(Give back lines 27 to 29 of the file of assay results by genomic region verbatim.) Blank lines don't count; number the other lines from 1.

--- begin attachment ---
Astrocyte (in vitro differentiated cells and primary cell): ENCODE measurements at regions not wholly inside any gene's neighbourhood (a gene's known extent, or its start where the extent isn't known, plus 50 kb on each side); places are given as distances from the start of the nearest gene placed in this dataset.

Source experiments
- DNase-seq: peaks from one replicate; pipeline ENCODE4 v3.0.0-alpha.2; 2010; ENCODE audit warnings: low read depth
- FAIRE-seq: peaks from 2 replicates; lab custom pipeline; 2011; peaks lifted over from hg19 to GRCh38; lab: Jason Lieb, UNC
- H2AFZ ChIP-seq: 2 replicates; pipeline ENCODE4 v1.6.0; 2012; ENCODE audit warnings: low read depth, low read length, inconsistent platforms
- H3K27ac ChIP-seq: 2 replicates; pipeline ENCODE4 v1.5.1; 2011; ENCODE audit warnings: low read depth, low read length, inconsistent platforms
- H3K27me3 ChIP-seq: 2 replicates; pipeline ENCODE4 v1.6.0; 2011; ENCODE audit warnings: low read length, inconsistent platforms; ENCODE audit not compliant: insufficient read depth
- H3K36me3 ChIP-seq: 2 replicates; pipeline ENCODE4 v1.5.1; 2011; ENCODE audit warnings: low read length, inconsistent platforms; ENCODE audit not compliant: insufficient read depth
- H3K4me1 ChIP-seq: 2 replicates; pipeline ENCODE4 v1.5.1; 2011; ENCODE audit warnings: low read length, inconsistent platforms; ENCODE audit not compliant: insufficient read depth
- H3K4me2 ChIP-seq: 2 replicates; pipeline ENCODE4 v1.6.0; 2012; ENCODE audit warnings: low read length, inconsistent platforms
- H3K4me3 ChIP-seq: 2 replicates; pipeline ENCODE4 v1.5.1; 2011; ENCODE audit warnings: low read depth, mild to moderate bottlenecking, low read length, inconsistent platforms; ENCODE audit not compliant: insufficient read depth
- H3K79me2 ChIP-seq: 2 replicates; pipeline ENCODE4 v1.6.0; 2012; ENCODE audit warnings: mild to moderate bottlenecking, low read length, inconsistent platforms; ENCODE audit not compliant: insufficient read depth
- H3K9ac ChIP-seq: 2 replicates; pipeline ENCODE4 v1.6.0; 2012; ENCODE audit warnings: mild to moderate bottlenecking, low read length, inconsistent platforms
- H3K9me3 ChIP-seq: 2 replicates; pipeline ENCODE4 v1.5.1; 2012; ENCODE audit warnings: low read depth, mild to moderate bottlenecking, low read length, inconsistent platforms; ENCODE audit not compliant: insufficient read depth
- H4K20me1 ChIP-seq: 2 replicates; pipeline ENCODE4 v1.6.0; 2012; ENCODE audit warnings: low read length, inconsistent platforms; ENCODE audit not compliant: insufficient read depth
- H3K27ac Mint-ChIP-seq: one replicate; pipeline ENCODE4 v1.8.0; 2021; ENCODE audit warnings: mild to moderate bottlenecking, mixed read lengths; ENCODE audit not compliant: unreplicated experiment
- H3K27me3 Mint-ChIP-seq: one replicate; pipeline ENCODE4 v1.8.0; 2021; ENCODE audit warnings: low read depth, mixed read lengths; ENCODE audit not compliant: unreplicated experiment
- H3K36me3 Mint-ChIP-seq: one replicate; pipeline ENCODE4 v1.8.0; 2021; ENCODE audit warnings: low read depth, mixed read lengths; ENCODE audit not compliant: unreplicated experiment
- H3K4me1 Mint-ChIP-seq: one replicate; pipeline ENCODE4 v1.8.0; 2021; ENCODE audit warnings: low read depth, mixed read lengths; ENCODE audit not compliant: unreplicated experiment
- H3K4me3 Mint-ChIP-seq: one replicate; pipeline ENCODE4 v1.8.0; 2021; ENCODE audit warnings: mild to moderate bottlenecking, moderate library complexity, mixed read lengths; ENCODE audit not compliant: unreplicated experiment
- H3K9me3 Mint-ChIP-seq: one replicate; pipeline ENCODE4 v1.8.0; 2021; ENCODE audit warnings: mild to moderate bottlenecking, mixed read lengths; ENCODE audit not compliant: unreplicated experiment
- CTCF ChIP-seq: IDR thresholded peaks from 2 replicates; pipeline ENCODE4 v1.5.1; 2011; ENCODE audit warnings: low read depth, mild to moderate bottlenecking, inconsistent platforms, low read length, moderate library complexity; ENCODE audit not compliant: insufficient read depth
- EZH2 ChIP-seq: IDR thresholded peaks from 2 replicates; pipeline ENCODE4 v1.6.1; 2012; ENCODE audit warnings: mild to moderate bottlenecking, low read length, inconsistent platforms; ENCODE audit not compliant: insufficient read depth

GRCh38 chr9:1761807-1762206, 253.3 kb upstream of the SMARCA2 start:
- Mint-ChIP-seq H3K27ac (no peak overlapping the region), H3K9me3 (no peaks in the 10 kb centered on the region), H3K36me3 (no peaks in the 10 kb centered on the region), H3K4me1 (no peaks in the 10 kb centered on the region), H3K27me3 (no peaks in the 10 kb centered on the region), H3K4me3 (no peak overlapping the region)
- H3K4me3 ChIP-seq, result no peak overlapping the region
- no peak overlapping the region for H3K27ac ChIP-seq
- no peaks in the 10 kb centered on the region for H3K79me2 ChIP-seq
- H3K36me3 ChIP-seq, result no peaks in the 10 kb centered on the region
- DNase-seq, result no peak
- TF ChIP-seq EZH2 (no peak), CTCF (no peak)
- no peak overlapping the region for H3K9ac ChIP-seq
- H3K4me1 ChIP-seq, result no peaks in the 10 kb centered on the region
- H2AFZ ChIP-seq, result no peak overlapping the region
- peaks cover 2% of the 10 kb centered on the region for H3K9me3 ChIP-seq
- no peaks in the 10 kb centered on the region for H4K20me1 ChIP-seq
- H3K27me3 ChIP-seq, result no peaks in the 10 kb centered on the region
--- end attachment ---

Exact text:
- no peak overlapping the region for H3K27ac ChIP-seq
- no peaks in the 10 kb centered on the region for H3K79me2 ChIP-seq
- H3K36me3 ChIP-seq, result no peaks in the 10 kb centered on the region